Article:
Veterans Day: In Remembrance of Heroes

Something every story needs is a hero. Heroes are made through conflict. It is their courage in facing up and dealing with conflict that makes them heroes. And something every hero needs is a cause worth fighting for. If there is a quintessence of what writing is all about, I would say that’s what it is. Literature’s purpose is to fill the world with heroes.

Today I’m writing in honor of a type of hero you find outside fiction. They don’t slay dragons, they don’t fight windmills, they don’t fall down rabbit holes or melt rings of power or fight killer jungle animals, at least not usually–their job is less glamorous, less glorious, and much harder.

I’m talking about the soldier. I’m talking about the men and women who serve their country, to keep people like you and me safe, and to preserve their way of life and their freedom. And that’s a cause worth fighting for.

They’re the people who realize freedom is not free. It comes at a price. It costs something: it costs lives, and limbs. It costs war, work, courage, and so much more, so many things that every day our military is out there giving.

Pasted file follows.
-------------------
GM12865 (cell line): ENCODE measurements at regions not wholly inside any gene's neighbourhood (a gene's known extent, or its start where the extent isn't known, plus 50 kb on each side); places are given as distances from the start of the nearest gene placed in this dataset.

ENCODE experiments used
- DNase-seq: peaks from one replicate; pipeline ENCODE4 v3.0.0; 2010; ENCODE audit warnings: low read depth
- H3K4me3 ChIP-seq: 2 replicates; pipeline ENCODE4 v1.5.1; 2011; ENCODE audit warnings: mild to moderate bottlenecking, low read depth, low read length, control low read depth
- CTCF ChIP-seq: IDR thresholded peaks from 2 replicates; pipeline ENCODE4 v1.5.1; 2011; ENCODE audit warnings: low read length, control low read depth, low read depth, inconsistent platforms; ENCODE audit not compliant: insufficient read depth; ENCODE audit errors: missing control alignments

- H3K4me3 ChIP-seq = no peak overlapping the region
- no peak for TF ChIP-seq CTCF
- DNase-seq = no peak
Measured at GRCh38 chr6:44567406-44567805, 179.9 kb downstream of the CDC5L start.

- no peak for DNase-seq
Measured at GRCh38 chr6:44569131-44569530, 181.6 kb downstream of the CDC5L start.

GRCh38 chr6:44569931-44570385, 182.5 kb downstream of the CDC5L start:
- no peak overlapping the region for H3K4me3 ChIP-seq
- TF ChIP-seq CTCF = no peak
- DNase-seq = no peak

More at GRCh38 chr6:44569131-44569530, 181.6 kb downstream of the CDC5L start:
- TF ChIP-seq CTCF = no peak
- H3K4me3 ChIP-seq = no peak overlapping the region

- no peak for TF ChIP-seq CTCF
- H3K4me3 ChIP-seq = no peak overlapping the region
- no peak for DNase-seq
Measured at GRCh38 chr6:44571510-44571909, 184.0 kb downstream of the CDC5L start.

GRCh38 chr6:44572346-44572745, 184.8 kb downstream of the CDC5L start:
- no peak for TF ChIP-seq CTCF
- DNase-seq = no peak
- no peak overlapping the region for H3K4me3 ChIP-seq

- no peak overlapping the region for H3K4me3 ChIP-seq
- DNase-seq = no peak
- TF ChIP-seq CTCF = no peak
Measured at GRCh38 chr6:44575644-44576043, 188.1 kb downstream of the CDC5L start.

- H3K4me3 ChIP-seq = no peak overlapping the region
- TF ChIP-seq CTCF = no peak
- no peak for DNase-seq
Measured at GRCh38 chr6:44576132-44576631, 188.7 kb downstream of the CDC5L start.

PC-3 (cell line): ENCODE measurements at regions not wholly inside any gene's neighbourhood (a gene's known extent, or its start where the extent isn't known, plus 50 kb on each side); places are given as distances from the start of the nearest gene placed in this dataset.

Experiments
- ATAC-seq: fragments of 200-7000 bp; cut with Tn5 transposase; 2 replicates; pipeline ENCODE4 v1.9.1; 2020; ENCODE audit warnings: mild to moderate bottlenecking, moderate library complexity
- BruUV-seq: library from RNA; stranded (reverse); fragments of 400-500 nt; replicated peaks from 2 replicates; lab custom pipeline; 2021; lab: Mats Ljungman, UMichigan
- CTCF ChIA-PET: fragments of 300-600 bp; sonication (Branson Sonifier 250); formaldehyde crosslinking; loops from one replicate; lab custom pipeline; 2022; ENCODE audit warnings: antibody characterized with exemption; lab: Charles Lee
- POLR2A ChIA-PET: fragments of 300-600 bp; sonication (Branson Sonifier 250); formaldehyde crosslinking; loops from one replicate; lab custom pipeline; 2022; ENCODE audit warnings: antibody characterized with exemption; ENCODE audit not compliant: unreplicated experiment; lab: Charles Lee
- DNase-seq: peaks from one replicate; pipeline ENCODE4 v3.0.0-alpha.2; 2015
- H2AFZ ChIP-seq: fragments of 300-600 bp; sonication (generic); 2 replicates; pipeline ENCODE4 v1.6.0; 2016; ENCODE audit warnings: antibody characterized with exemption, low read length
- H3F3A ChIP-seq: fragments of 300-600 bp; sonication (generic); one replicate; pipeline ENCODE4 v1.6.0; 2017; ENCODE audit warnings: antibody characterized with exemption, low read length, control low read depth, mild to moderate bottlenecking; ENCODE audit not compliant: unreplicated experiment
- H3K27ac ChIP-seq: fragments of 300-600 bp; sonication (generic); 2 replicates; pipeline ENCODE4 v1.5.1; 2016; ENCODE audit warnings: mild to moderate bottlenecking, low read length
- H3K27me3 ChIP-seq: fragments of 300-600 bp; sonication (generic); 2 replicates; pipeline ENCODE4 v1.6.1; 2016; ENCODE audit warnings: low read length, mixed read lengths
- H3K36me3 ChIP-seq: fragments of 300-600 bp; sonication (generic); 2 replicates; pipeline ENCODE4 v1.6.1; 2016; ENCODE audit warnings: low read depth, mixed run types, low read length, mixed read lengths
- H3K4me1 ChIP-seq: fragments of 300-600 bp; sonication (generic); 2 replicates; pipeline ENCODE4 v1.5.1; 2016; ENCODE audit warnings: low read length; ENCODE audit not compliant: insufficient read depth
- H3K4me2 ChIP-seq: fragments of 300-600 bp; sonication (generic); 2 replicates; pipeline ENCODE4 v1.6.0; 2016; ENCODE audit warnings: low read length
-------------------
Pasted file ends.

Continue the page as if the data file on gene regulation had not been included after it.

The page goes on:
Ninety-five years ago, Germany and the Allies of the first World War signed an armistice, putting an end to the conflict. The casualty was over 37,500,000. A year later, the world observed Armistice Day (also known as Remembrance Day and Poppy Day in other countries) in memory of the soldiers who had fought and died for their cause. This day has been a commemoration of war veterans, alive and dead, ever since.

Only an approximate 100,000 of that 37 million were American. It’s estimated that in the course of U.S. history, the lives of over 1,300,000 men and women in service have been lost to war; more than 1,500,000 have been wounded. That’s nearly 3,000,000 human beings who suffered the cost of war so that we our country can continue to enjoy its freedom. You wouldn’t be sitting comfortably at your computer or thumbing your iPhone right now if it wasn’t for them.

That doesn’t even come near to the unimaginable number of men and women who have served our country’s military in the last 236 years of our nationhood. But the definite knowledge that over three million people have sacrificed so much for our way of life is enough.

Think about all the men and women who have given their lives for their country, whether it’s this country or another. Think about all the people who lost friends, parents, children, siblings, to war. Think about all those heroes.

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